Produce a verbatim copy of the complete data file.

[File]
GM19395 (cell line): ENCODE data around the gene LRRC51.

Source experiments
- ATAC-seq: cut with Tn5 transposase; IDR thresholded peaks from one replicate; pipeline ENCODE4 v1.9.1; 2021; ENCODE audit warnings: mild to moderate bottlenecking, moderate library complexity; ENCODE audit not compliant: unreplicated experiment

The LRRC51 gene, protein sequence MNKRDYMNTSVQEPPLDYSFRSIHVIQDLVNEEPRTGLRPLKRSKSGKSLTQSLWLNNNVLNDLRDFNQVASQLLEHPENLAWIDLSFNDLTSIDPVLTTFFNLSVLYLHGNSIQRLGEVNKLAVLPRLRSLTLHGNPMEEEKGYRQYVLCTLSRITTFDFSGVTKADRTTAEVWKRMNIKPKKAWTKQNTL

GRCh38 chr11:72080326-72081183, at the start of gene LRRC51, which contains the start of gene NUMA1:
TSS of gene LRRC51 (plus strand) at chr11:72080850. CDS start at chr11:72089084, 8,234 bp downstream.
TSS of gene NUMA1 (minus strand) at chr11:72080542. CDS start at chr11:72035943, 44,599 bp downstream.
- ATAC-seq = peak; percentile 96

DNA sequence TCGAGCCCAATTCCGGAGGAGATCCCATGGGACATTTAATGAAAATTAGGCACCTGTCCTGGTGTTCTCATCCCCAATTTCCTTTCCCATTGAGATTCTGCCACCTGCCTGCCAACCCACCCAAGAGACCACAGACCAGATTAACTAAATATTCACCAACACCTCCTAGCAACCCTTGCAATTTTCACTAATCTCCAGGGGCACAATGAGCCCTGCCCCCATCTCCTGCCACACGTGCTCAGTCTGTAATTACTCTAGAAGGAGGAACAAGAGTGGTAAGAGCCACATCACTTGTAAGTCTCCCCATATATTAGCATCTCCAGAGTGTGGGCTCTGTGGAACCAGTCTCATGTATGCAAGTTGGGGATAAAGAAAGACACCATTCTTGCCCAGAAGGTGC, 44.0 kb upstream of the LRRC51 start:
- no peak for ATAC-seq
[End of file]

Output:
GM19395 (cell line): ENCODE data around the gene LRRC51.

Source experiments
- ATAC-seq: cut with Tn5 transposase; IDR thresholded peaks from one replicate; pipeline ENCODE4 v1.9.1; 2021; ENCODE audit warnings: mild to moderate bottlenecking, moderate library complexity; ENCODE audit not compliant: unreplicated experiment

The LRRC51 gene, protein sequence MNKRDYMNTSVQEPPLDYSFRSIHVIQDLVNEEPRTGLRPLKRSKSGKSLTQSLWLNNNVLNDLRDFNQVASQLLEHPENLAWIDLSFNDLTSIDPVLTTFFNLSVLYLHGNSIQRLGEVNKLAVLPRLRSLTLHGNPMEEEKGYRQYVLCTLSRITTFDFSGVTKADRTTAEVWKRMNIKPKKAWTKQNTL

GRCh38 chr11:72080326-72081183, at the start of gene LRRC51, which contains the start of gene NUMA1:
TSS of gene LRRC51 (plus strand) at chr11:72080850. CDS start at chr11:72089084, 8,234 bp downstream.
TSS of gene NUMA1 (minus strand) at chr11:72080542. CDS start at chr11:72035943, 44,599 bp downstream.
- ATAC-seq = peak; percentile 96

DNA sequence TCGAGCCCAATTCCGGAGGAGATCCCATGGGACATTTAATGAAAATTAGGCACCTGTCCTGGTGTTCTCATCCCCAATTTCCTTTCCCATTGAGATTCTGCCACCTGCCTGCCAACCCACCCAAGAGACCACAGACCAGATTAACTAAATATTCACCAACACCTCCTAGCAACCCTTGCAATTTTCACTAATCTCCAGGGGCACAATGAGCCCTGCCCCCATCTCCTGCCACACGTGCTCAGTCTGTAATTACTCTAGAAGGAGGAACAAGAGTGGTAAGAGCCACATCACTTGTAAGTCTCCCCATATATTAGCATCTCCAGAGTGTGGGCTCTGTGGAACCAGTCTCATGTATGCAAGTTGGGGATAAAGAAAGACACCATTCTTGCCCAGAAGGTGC, 44.0 kb upstream of the LRRC51 start:
- no peak for ATAC-seq